Interesting.  That makes sense.  If it did use "tractive tires", they wouldn't have to be the road worthy type.

 

There were several experiments with rubber-tired rail vehicles. Look up the Michelin Micheline railcar. Budd was licenced to build a few for trial here in the States. One ran on the PRR for a short time.

https://en.wikipedia.org/wiki/Budd%E2%80%93Michelin_rubber-tired_rail_cars

 Lewis Collection 3511 by John W. Barriger III National Railroad Library, on Flickr

 

Then there was the Evans road-railer.

Regards, Ed

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Posted by Doughless on Thursday, July 18, 2019 9:54 AM

Cool.  Didn't work out I guess.  

Getting back to the trackmobile, how is it able to pull so many cars?  Maybe its a simple physics issue where whatever mass the little beast has is able to be concentrated onto little tiny wheels, making those wheels really sticky?

- Douglas

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Posted by cuyama on Thursday, July 18, 2019 1:51 PM

Doughless
Getting back to the trackmobile, how is it able to pull so many cars?

It’s rather ingenious. The prototype trackmobile is designed to actually hydraulically lift the end of the railcar slightly via the coupler, transferring weight to the trackmobile and its wheels.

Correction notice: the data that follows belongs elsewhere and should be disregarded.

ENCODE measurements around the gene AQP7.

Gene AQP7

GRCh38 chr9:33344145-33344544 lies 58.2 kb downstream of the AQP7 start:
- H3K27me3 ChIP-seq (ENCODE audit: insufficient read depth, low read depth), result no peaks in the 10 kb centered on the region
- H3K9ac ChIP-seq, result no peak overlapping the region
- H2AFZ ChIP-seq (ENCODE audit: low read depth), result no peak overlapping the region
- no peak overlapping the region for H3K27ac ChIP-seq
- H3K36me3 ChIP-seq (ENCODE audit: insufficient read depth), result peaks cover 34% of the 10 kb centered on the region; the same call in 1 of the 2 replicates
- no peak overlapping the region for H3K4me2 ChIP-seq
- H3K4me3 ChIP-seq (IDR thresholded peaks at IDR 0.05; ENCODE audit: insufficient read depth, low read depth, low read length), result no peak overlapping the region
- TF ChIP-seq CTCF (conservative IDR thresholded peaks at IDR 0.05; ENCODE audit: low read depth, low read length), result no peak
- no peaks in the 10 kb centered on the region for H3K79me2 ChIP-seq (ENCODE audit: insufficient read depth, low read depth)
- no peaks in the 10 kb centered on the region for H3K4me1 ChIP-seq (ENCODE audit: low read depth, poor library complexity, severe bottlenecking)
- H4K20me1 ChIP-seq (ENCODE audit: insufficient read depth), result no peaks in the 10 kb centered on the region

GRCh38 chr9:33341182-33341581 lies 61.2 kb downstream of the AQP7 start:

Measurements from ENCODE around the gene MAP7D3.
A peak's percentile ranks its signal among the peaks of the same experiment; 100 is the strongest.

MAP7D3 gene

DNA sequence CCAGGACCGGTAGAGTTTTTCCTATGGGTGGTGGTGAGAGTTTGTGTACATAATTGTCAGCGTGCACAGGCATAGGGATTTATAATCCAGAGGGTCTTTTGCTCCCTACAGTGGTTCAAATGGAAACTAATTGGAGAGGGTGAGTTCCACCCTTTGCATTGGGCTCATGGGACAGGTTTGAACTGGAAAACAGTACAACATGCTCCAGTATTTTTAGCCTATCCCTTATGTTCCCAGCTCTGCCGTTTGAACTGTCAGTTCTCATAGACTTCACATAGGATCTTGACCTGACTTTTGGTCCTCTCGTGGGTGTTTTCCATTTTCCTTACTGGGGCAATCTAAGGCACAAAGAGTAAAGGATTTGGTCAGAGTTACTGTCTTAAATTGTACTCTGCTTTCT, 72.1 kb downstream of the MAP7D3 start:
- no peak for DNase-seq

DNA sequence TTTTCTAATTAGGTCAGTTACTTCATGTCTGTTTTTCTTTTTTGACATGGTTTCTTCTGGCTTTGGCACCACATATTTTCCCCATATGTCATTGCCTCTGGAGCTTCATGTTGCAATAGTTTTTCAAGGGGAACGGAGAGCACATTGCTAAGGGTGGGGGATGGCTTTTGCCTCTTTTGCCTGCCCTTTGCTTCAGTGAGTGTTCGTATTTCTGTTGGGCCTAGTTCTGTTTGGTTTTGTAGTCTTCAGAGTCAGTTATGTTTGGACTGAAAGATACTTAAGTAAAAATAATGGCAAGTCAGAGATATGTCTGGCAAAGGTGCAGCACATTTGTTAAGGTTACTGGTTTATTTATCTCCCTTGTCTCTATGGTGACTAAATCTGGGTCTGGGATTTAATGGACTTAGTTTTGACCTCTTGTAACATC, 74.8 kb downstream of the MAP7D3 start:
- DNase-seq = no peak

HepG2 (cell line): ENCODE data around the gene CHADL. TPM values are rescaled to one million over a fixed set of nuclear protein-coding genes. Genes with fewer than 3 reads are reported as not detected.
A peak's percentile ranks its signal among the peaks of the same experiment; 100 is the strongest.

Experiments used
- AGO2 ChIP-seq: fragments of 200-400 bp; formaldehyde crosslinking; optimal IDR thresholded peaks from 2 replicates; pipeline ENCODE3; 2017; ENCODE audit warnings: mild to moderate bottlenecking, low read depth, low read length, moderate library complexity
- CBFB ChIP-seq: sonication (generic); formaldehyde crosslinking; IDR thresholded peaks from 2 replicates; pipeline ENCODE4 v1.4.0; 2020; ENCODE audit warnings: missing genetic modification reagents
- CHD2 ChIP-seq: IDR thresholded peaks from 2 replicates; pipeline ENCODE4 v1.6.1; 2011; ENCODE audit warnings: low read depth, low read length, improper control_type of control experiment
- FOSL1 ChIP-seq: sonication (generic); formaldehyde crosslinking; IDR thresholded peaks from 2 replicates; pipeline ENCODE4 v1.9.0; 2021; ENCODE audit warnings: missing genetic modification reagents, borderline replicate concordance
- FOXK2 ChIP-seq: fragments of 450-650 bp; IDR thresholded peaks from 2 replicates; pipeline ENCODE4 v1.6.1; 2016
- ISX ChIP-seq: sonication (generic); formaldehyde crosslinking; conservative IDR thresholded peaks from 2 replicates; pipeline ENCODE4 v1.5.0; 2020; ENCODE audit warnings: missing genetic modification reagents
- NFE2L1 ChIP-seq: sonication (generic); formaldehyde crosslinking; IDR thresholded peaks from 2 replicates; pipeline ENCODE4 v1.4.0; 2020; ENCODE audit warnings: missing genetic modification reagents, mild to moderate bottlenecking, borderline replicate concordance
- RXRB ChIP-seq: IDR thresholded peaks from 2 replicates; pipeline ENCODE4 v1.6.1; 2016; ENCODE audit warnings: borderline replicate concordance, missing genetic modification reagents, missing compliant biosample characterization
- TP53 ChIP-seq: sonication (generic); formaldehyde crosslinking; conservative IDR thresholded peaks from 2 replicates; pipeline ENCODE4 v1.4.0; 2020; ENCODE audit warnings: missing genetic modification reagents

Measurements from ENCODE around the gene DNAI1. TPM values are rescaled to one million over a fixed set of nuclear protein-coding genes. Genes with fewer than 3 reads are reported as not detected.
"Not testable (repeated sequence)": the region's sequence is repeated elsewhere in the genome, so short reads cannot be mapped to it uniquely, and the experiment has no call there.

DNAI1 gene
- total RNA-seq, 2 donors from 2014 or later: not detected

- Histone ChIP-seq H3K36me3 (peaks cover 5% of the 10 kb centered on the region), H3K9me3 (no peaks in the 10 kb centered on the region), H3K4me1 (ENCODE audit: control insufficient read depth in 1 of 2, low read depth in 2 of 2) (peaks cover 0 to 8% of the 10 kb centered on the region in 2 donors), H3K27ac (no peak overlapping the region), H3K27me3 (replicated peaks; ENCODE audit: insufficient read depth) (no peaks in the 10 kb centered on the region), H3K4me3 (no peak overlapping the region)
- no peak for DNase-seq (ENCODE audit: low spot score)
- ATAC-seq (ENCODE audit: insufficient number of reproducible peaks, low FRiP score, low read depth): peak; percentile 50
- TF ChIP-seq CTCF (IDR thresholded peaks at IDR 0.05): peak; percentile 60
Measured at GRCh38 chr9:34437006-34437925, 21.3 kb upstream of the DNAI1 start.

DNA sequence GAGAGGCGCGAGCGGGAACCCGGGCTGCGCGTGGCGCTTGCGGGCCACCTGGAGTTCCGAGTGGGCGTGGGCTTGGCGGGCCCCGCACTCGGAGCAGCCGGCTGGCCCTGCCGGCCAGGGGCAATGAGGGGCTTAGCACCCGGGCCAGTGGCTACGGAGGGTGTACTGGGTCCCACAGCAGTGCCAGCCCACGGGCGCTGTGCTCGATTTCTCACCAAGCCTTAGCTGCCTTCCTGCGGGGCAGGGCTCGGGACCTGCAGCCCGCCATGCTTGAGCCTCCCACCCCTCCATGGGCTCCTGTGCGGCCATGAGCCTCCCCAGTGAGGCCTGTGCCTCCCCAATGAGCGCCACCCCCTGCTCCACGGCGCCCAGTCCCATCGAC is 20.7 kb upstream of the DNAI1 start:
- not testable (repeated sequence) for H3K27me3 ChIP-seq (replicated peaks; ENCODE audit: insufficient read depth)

https://trackmobile.com/about-us/history/

 

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Posted by BroadwayLion on Saturday, July 20, 2019 9:45 AM

The machines at the Halliburton plant here in Richardton use the rail wheels for guidance and the rubber wheels for traction. Hundreds times more traction on the rubber than on the steel.  And because of it's off rail capibility and captive service at the plant, it does not need railroad type locomotive inspections. They can just drive it down to the service station for service.

 

ROAR

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Here there be cats.                                LIONS with CAMERAS

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Posted by Water Level Route on Monday, July 22, 2019 9:03 AM

We use Trackmobiles where I work.  The rubber tires are only for road driving.  The weight transfer plus sand (they have built in sanders too) works pretty well.  I've seen them push well more than they are rated for.  If I recall correctly, I've seen them move 12 or 14 of our cars, fully loaded.  At over 260,000 lbs each you're looking at LOTS of weight.

Another company (Rail King?) makes movers with rubber tires that provide the motive force and traction on the rails.  We tried them.  In good dry weather, they worked well.  In rain or snow, forget about it.

Mike

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Posted by zugmann on Monday, July 22, 2019 6:00 PM

I believe Shuttlewagons are the ones that use their tires.

 Several of our customers have been buying/leasing railcar movers the last couple years. Even places with one track and an unloading pit.  Most of them used to just roll the cars down the slight grade their siding sits on, or use a winch to pull them back up.   (If they weren't using a front end loader or other piece of machinery).  Guess the convenience is worth the expense.

 The opinions expressed here represent my own and not those of my employer or any other railroad, company, or person.